Hewn logs lie scattered, sapped of life. A craftsperson comes and transforms them into animated figures, infusing life into the dead wood. Meet R. Jeeva (39), a past master at carving images of personalities out of wood. At Jeeva Kalai Koodam which he founded in 2000, wooden masterpieces, including poet Bharati, Ambedkar, Vivekanada, Mother Teresa, Paramacharyar, film actors Rajinikanth, Kamal Hassan, Surya and Vijay, are displayed artistically.
As a child growing up in Sithamalli in Tiruvarur district, Jeeva would make small articles out of coconut shells. His hope of becoming a scientist was dashed by his family’s financial situation. After finishing his 10th standard, he was forced to look for some odd jobs in small companies. Thus began his chequered career.
A small plastic products company that he started turned a damp squib. He then worked as a tailor in an export company.
Jeeva says: “One day I was stitching a material when I stumbled upon a photo of an actress in a paper. I felt inspired and started to sketch her the cloth using a piece of chalk. On seeing it, the owner sent me to learn textile designing. I finished the course in 15 days and started getting orders to print designs on garments for export.”
After a seven-year stint at the job, he moved to Coimbatore where he made small items such as clips, flower vases, gift articles out of coconut shells.
“I started displaying my products outside a reputable college. For three days, I got no response. Then, a photo studio provided me space to display my products and sale started to pick up. Within a month, I sold nearly Rs. 7,000 worth of products. I also approached the Lions Club for putting up stalls at their exhibitions. Though rejected I kept calling the chairman regularly, who finally agreed to my stall proposal,” he says.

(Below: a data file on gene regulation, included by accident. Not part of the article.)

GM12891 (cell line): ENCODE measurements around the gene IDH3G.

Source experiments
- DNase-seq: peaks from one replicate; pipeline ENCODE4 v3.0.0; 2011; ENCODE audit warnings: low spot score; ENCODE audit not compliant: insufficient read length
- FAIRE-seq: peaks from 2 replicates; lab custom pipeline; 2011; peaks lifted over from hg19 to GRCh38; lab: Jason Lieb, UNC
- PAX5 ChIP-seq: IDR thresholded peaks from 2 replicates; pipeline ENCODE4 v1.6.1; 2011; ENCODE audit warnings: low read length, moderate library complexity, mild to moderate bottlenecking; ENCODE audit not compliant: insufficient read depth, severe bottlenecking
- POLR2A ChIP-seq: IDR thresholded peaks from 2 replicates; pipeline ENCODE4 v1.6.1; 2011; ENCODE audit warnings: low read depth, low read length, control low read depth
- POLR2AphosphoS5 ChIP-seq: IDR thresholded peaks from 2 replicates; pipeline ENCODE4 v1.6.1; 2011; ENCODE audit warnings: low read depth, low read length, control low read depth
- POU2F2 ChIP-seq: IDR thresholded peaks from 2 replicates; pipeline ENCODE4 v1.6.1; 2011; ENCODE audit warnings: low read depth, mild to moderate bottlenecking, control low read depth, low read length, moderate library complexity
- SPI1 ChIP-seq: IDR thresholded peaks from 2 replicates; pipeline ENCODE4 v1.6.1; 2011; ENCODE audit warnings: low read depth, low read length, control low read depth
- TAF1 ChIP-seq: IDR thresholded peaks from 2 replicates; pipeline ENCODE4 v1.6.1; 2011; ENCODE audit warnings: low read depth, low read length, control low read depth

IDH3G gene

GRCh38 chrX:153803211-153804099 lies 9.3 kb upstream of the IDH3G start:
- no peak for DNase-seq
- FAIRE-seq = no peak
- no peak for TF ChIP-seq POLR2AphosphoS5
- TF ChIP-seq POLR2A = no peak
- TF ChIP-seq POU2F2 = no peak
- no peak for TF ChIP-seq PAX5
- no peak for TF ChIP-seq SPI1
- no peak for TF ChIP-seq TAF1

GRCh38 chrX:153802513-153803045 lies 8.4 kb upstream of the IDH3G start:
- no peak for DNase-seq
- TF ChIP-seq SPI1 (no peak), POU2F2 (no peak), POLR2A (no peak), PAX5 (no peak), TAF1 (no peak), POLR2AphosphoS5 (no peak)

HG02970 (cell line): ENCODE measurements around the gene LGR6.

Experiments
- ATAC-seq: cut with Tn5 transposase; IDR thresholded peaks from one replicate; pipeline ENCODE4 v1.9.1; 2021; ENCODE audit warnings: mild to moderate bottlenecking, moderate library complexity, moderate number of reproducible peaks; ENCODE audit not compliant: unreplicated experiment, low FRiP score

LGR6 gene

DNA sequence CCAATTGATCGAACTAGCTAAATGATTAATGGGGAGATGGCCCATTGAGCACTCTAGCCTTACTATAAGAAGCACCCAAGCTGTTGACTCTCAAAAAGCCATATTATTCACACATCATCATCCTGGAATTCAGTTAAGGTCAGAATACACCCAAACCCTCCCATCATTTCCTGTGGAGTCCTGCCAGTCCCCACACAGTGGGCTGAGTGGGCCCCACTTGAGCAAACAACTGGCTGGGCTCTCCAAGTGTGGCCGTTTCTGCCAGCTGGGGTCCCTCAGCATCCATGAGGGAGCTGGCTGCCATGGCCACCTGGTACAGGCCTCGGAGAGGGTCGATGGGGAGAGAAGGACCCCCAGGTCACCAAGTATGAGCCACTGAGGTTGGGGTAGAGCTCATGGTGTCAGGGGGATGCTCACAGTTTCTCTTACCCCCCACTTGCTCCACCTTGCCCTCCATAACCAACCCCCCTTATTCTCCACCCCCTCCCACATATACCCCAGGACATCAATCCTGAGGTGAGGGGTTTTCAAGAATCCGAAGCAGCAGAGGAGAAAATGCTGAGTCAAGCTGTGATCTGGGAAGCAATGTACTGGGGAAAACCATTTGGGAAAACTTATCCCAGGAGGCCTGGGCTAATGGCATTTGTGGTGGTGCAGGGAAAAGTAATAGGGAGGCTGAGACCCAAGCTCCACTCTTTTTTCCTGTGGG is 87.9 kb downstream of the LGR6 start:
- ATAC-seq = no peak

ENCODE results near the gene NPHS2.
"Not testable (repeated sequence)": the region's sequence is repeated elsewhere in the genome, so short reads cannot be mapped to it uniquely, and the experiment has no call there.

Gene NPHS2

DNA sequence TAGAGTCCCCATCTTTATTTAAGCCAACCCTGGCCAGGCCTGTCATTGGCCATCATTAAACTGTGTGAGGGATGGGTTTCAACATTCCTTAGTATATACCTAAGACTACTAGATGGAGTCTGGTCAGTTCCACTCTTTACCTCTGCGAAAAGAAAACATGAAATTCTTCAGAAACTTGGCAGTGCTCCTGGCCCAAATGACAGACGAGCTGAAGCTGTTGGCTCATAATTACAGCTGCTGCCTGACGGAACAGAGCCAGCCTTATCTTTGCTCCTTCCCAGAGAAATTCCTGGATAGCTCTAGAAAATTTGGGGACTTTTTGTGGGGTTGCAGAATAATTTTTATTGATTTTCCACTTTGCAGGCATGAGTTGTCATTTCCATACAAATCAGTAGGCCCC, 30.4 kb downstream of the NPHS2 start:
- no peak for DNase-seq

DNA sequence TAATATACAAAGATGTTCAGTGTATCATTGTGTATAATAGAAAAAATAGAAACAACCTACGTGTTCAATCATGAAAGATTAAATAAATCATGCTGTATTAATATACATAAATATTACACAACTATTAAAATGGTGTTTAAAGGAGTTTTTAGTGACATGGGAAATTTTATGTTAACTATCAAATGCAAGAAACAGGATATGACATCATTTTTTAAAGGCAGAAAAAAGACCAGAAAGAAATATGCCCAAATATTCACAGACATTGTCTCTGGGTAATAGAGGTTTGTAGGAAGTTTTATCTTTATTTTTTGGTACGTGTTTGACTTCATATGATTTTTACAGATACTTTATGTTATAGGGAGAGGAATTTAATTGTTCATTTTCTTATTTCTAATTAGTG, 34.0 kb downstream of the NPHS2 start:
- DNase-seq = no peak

Narrating his past in a broken chain, he talks about the dark days in his life: “Bogged down by my financial state, I was once about to commit suicide. At the moment, I saw a photo of Mother Teresa and her face magically altered my feeling. I started drawing her in wood and the next morning, I got an order for a few lakhs.”
When the government announced an exhibition in Chennai, no craftsman could be found from Tiruvarur district. Getting the wind of the news he planned to go to Chennai. But, financial problems dogged him. “My friends arranged money to buy tickets,” he says. A roaring business at the exhibition showed that he was not only an able artisan, but also a skilled salesman.
A profit of Rs. 10,000 that he made at the Chennai exhibition sparked in Jeeva the decision to stay in the metropolis. His wooden portraits of Latha Rajinikanth so amused her that she offered to sell his wooden wonders in her shop. Slowly, orders started pouring in from Y.G. Mahendran, Sivaji’s family and other film artists.“I run the show alone and have no employees in my company. My wife helps me a lot. I am thinking of training at least five handicapped persons for free. But, I have not identified such persons who can learn this art,” Jeeva says. His wooden cravings have also reached Japan, Singapore, Malaysia, the U.S., the U.K., Denmark, among others. A Central government craftsman card-holder, Jeeva also makes wall hangings, flower vases and pen stands out of wood.
With a note of pride, he says, “I have taken part in almost all exhibitions across the country.” The artistically endowed Jeeva’s success formula has perseverance.